One group member shared her memories of the response to the events surrounding Rodney King and the insight that it will be a good sign when the protests are in response to the violence and not in response to the non-indictments and acquittals.  Until there’s mass movement in response to the police violence, it shows that there is still a level of trust in the system. Right now, the movement is showing the Black deaths matter, she said, but there needs to be a shift towards truly valuing Black lives.  

As I left, I thought about the response to the killing of Freddie Gray and felt some degree of hope.

And in the days since our discussion, I’ve reflected on the work of the Caucus of Working Educators (WE) over the past year and become excited by the parallels that I’ve seen between Baker’s work and the work of WE:  Building relationships.  Growing local leaders.  Responding to the immediate needs of the people.  Problem solving around community problems, rather than collecting membership dues.  Building relationships by talking to each other. This is the stuff of a movement.  And this is the moment that we’re in.     
Links to resources that came up in our discussion: 

Showing Up for Racial Justice (organization):
Through community organizing, mobilizing and education, SURJ moves White people to act as part of a multi-racial majority for justice with passion and accountability.

I’ve Got the Light of Freedom (book):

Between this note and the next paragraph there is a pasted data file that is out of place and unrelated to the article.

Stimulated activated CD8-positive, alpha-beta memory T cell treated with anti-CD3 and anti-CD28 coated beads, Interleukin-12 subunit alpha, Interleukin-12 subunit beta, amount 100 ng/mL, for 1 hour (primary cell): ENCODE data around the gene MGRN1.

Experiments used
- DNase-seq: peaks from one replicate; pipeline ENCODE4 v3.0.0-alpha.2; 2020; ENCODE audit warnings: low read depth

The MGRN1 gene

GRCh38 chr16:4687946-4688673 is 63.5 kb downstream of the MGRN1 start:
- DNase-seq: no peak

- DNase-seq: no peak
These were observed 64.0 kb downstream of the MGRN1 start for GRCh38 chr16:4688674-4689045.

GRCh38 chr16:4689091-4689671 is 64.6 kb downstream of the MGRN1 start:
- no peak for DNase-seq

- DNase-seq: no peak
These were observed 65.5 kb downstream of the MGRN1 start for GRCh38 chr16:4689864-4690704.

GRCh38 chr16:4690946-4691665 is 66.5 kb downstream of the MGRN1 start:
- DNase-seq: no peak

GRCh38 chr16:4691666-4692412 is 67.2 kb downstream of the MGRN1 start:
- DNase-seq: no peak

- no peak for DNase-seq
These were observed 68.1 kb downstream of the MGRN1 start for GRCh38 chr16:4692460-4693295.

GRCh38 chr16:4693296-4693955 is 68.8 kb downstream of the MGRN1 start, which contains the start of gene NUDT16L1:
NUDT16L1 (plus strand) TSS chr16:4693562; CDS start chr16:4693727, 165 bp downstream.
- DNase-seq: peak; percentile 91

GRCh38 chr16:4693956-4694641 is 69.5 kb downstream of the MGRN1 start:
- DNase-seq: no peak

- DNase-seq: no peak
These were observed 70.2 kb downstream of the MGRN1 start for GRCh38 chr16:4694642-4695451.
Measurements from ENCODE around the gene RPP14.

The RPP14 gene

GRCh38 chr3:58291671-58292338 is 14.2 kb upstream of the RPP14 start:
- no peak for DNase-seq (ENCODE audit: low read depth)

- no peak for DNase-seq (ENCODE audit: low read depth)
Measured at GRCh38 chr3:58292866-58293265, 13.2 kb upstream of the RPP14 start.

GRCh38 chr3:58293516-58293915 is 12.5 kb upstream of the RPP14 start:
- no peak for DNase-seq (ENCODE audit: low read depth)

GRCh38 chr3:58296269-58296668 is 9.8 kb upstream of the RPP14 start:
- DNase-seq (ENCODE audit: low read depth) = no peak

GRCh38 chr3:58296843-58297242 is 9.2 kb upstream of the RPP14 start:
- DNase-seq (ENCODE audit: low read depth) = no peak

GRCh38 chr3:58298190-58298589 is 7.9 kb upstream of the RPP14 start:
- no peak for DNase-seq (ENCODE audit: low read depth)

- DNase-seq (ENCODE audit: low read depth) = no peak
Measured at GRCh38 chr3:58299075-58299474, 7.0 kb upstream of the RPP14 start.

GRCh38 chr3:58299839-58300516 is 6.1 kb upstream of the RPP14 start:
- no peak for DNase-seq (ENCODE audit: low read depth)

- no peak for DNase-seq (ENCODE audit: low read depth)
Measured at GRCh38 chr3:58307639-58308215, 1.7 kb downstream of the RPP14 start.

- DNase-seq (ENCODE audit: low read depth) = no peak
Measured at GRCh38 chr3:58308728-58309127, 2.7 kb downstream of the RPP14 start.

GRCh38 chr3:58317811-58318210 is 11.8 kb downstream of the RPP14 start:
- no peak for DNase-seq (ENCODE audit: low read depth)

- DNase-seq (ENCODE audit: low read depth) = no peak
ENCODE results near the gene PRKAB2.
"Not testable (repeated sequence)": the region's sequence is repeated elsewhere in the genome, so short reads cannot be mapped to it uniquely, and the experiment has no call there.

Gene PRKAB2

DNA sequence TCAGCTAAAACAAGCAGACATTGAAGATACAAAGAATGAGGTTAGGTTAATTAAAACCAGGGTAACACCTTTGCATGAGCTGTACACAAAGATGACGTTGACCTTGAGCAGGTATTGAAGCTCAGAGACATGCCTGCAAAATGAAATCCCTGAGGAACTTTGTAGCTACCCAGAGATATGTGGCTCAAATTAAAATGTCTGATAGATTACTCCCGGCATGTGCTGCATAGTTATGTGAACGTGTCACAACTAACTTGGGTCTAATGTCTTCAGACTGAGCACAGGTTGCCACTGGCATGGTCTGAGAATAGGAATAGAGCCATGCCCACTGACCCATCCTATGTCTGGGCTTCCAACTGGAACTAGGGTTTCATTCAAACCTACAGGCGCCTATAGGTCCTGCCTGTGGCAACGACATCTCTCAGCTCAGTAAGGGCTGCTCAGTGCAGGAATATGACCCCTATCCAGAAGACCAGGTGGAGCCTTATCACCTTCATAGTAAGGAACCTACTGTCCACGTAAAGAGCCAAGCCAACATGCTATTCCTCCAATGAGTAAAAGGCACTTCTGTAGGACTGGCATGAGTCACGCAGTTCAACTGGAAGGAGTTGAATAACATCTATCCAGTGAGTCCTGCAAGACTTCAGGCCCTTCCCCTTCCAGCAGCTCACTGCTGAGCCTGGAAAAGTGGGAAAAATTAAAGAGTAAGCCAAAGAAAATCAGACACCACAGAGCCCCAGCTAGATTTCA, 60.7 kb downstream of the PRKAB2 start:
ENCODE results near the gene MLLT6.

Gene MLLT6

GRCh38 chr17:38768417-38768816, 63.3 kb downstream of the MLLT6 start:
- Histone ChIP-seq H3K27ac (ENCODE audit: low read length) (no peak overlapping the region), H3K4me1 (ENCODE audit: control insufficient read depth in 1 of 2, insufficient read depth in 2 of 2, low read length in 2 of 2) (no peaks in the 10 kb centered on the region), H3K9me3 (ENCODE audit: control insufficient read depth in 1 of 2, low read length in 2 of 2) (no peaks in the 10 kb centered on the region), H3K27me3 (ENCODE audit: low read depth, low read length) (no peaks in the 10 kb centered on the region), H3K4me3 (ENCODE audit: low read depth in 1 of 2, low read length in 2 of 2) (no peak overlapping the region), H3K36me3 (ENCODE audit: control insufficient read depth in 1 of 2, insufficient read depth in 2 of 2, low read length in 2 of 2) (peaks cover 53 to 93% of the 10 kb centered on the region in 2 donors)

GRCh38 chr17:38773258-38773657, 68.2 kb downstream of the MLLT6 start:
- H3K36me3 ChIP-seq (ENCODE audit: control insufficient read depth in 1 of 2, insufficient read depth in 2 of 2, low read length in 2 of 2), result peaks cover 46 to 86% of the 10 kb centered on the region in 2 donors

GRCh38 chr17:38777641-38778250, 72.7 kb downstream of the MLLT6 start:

Using wide-ranging archival work and extensive interviews with movement participants, Charles Payne uncovers a chapter of American social history forged locally, in places like Greenwood, Mississippi, where countless unsung African Americans risked their lives for the freedom struggle. (Zinn Education Project)

The Movement for Black Lives Convening:
Hundreds of Black freedom fighters from around the country will come together for the inaugural Movement for Black Lives Convening in Cleveland, OH, from Friday July 24 to Sunday July 26th, 2015.This historic event comes at a pivotal time for the growing movement for Black lives in the United States.

 #BlackLivesMatter: The birth of a new civil rights movement (article):
This recent article in The Guardian traces the #BlackLivesMatter movement and contends with questions about leadership and the current historical moment, which our group grappled with together.   

Links to Ella Baker’s Words:

Bigger Than a Hamburger (writing):
“Bigger Than a Hamburger” is one of the few public written documents by Baker, and one of the best known.  This short piece has has powerful insight on the importance of autonomous youth leadership.   

The Bronx Slave Market
Co-written in 1935 by Ella Baker and Marvel Cooke, this article, first published in the white-owned the Crisis, exposed the “humiliating experiences of black domestic workers who huddled together on designated street corners in the early morning hours, waiting for white middle-class women to look them over and choose a lucky one to hire for the day” (Ransby, 2003).   

Audio of Baker (still images and speech clips):
It’s not easy to get audio or video of Ella speaking, but this is a short video with some audio clips of her speaking.